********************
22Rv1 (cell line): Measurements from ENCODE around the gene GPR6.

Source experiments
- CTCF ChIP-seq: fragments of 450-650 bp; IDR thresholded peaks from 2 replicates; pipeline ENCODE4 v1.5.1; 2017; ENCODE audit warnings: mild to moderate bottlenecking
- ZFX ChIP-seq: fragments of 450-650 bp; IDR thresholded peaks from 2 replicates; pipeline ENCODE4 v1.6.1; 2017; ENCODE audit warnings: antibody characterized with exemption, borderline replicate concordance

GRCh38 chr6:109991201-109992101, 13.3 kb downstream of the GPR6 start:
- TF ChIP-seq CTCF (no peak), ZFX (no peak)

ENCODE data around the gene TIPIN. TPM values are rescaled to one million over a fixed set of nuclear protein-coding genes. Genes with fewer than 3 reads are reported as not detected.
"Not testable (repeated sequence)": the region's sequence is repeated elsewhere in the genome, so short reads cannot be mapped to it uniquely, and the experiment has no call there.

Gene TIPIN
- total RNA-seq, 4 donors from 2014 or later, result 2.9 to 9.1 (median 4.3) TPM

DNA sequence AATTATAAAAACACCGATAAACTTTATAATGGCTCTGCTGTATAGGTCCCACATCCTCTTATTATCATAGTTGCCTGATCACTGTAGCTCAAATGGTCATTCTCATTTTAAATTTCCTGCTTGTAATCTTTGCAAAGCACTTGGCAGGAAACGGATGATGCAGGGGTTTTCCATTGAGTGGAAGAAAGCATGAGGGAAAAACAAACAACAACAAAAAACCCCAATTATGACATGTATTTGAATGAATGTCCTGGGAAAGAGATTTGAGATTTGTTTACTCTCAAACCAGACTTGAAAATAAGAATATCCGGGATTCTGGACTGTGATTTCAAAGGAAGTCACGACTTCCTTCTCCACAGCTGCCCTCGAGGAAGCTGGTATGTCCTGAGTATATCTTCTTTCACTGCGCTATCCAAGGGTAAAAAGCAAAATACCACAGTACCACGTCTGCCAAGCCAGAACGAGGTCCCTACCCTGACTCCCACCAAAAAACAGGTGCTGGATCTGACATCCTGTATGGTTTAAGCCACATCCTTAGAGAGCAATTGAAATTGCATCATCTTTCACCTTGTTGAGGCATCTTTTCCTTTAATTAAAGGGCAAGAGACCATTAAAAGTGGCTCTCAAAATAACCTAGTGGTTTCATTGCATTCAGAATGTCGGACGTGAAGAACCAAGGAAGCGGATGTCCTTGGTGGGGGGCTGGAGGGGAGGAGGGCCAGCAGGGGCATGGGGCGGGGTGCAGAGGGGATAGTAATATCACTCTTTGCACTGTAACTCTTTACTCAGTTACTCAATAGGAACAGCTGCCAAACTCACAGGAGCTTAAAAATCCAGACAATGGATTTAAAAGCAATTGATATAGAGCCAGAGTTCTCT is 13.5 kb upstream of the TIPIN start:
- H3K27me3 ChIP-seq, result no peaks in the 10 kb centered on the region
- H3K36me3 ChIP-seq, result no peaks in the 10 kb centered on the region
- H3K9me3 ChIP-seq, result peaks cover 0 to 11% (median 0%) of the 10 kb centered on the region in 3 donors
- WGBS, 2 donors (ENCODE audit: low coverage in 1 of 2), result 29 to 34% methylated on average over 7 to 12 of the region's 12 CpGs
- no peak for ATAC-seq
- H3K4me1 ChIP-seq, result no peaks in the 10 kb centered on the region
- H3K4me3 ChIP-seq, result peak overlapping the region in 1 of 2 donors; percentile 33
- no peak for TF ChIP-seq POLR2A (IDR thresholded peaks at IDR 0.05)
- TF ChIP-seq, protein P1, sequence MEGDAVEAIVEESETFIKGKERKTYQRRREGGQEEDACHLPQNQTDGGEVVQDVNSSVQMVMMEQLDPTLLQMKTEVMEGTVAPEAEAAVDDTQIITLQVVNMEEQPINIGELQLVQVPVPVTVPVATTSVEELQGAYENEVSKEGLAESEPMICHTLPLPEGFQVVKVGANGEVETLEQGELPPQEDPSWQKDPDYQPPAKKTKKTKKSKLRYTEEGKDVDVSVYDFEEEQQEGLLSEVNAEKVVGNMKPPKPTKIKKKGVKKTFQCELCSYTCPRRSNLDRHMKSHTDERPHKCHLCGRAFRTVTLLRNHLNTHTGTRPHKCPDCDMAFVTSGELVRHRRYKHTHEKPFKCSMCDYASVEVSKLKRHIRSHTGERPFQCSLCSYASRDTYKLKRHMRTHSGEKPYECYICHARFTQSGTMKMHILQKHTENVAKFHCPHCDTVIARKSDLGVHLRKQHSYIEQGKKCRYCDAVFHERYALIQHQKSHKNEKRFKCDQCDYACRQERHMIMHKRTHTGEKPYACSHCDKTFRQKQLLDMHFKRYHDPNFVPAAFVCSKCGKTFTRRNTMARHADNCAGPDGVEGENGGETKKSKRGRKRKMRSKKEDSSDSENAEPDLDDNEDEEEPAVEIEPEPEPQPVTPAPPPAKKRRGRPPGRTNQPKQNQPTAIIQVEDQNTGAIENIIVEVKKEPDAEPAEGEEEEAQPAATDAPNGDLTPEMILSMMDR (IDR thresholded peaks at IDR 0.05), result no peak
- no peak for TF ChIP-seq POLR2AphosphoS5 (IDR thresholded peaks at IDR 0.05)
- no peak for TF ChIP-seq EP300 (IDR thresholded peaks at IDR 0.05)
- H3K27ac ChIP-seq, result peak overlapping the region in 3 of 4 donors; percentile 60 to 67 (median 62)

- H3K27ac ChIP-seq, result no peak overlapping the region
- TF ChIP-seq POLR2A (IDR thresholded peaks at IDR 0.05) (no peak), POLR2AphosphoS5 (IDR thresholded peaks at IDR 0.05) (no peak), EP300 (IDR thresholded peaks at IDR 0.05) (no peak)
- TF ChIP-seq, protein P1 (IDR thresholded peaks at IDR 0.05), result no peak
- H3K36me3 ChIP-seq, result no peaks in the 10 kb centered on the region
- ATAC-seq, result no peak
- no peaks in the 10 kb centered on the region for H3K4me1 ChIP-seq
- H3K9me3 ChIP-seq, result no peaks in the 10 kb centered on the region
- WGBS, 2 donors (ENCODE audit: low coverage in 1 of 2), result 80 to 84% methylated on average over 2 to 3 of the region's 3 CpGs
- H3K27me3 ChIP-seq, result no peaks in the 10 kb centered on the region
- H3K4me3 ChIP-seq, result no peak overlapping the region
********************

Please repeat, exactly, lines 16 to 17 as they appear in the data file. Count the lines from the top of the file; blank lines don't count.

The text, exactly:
- no peak for ATAC-seq
- H3K4me1 ChIP-seq, result no peaks in the 10 kb centered on the region